The Secretary contends that Regulation 92.15, correctly interpreted, requires the employee applying for benefits to prove that the primary cause of the layoff was the Redwood Park expansion.


The deference due that agency interpretation normally would depend on a variety of factors including the thoroughness of the agency's consideration, the validity of its reasoning, and the consistency of its position over time. General Electric Co. v. Gilbert, 429 U.S. 125, 141-42, 97 S.Ct. 401, 410-11, 50 L.Ed.2d 343 (1976); Skidmore v. Swift & Co., 323 U.S. 134, 140, 65 S.Ct. 161, 164, 89 L.Ed. 124 (1944).


However, Title II of the Redwood Act instructs the Secretary to adopt reasonable constructions of the Act that are the more favorable to employees. Redwood Act Sec. 213(f). The Ninth Circuit has adopted the position that "[i]f there are two reasonable interpretations of language in Title II, we review to determine whether the Secretary had adopted the one [more] favorable to the employees as a class." Drapich v. Donovan, 693 F.2d 1296 at 1298 n. 3 (9th Cir.1982); Lanning v. Marshall, 650 F.2d 1055 (9th Cir.1981).


Although the interpretation of the regulation at issue here is not "of language in Title II," the regulation was issued pursuant to delegated legislative authority under that Title, and has the force of law. We conclude that Congress' specific mandate to construe broadly the language of Title II for the benefit of employees applies equally to legislative rules issued pursuant to Title II.


The appellant contends that under Regulation 92.15 covered employees laid off after September 30, 1980 are eligible for benefits if the layoff was related to the Redwood Park expansion, regardless of whether the Park expansion was the primary cause of the layoff.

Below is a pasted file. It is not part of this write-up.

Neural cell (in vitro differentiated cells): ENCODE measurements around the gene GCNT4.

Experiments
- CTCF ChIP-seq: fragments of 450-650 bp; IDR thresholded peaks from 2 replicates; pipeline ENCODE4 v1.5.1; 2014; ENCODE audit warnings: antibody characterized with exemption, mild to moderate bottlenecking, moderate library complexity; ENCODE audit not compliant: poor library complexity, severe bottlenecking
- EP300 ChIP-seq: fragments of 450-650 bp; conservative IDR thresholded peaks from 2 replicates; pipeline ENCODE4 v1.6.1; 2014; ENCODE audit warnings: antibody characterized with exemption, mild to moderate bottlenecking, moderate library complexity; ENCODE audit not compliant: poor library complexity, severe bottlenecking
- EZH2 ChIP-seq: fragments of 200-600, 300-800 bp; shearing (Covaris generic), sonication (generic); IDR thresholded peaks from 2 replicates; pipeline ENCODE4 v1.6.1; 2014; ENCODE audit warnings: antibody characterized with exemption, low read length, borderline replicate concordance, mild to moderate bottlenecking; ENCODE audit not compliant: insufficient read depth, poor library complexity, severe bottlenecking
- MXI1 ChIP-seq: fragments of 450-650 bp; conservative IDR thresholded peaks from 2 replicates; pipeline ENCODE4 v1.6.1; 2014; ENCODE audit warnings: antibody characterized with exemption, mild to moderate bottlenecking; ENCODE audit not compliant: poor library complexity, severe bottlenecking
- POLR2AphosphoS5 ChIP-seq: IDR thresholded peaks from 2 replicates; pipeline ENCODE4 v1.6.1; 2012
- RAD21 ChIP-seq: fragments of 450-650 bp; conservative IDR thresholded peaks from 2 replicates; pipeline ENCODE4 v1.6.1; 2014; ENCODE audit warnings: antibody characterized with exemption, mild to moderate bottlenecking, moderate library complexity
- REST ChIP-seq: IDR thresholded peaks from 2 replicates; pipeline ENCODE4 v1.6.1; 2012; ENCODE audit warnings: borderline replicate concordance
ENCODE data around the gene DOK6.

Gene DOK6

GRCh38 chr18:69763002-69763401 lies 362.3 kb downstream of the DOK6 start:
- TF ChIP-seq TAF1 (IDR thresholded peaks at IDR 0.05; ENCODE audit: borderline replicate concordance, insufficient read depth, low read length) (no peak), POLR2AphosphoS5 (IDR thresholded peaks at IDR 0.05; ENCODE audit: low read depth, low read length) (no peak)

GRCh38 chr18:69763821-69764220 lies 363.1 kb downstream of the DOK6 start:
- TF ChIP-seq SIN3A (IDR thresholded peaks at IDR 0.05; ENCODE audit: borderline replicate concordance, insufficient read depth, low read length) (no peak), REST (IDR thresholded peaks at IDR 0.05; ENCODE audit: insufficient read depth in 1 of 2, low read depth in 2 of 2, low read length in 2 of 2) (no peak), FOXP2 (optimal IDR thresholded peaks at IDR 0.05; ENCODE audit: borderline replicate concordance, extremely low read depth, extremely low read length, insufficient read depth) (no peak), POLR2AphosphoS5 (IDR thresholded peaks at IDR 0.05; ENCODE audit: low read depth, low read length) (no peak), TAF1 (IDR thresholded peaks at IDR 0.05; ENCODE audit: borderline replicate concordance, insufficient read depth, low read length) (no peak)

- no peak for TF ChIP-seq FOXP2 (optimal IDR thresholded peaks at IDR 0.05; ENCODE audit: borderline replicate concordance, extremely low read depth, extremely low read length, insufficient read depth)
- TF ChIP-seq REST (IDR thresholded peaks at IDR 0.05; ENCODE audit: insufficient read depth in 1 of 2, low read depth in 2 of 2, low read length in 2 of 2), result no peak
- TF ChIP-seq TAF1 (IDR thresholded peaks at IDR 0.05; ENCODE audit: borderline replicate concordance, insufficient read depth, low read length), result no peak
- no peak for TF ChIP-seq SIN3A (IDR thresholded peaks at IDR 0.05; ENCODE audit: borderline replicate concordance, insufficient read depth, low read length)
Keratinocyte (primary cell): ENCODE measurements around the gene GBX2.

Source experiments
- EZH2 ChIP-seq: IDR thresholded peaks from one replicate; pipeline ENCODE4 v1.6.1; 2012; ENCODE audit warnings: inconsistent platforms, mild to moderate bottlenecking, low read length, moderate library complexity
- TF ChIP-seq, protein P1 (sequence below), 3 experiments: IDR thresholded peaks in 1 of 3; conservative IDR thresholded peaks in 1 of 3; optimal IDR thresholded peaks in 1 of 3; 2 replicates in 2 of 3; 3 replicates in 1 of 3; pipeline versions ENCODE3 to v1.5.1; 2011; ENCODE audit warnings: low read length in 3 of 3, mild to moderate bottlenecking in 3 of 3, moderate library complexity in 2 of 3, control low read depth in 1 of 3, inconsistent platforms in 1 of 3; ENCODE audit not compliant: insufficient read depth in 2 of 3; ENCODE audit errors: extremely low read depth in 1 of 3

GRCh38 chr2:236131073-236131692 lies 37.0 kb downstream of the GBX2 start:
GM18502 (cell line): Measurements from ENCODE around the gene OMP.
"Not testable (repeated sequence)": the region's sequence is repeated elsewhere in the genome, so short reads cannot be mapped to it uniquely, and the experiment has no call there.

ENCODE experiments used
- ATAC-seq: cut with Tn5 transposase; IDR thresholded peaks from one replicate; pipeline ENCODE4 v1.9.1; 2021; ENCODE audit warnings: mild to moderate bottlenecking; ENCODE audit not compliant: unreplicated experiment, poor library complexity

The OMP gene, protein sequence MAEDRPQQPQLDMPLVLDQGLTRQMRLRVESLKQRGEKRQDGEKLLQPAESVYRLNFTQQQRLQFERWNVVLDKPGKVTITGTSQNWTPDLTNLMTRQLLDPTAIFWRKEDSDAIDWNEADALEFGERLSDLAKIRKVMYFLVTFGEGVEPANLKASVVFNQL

The regulation language, "laid off ... under circumstances related to the Park expansion," 29 C.F.R. Sec. 92.15(a)(3), does not indicate that the Park expansion must be the primary cause of the layoff. Legally and in common usage, the term "related" is defined as having an undetermined relationship, connection, or association. Black's Law Dictionary 1158 (5th ed. 1979); The American Heritage Dictionary 1097 (New college ed. 1980). Appellant's interpretation is reasonable.


The appellant has not argued that a speculative or trifling relationship between the Park expansion and an employee's layoff would sustain a finding of eligibility, nor do we so hold.1 We conclude that a covered employee must establish only that his or her layoff was significantly related to the Park expansion to be eligible for Redwood Act benefits under Regulation 92.15. Because the Assistant Secretary's decision that the appellant was ineligible was based on her failure to establish that the primary cause of her layoff was the Park expansion, we set aside that decision.


The appellant's application for benefits was reviewed by an Administrative Law Judge, who held:


There is no doubt that the claimant's layoff was related to the expansion of the park. The employer would have continued to handle primary growth timber and the claimant would have continued to be employed processing scaling tickets if the park had not been expanded.


He concluded that the appellant was eligible for Redwood Act benefits.


The Assistant Secretary's decision is reversed. David is eligible to receive benefits.


Of the District of Montana


Such a holding would conflict with the Congressional intent of the Redwood Act to provide benefits for "directly affected" industry employees. H.R.Rep. No. 581, Part I, 95th Cong., 2d Sess. 28, reprinted in 1978 U.S.Code Cong. & Ad.News 463, 474. See Lanning v. Marshall, 650 F.2d 1055, 1058 (9th Cir.1981) ("Congress did not intend to compensate every economic loss associated with expansion of Redwood National Park.") Provision of benefits to an employee whose layoff has a mere de minimis relation to Park expansion would thus be inconsistent with the Act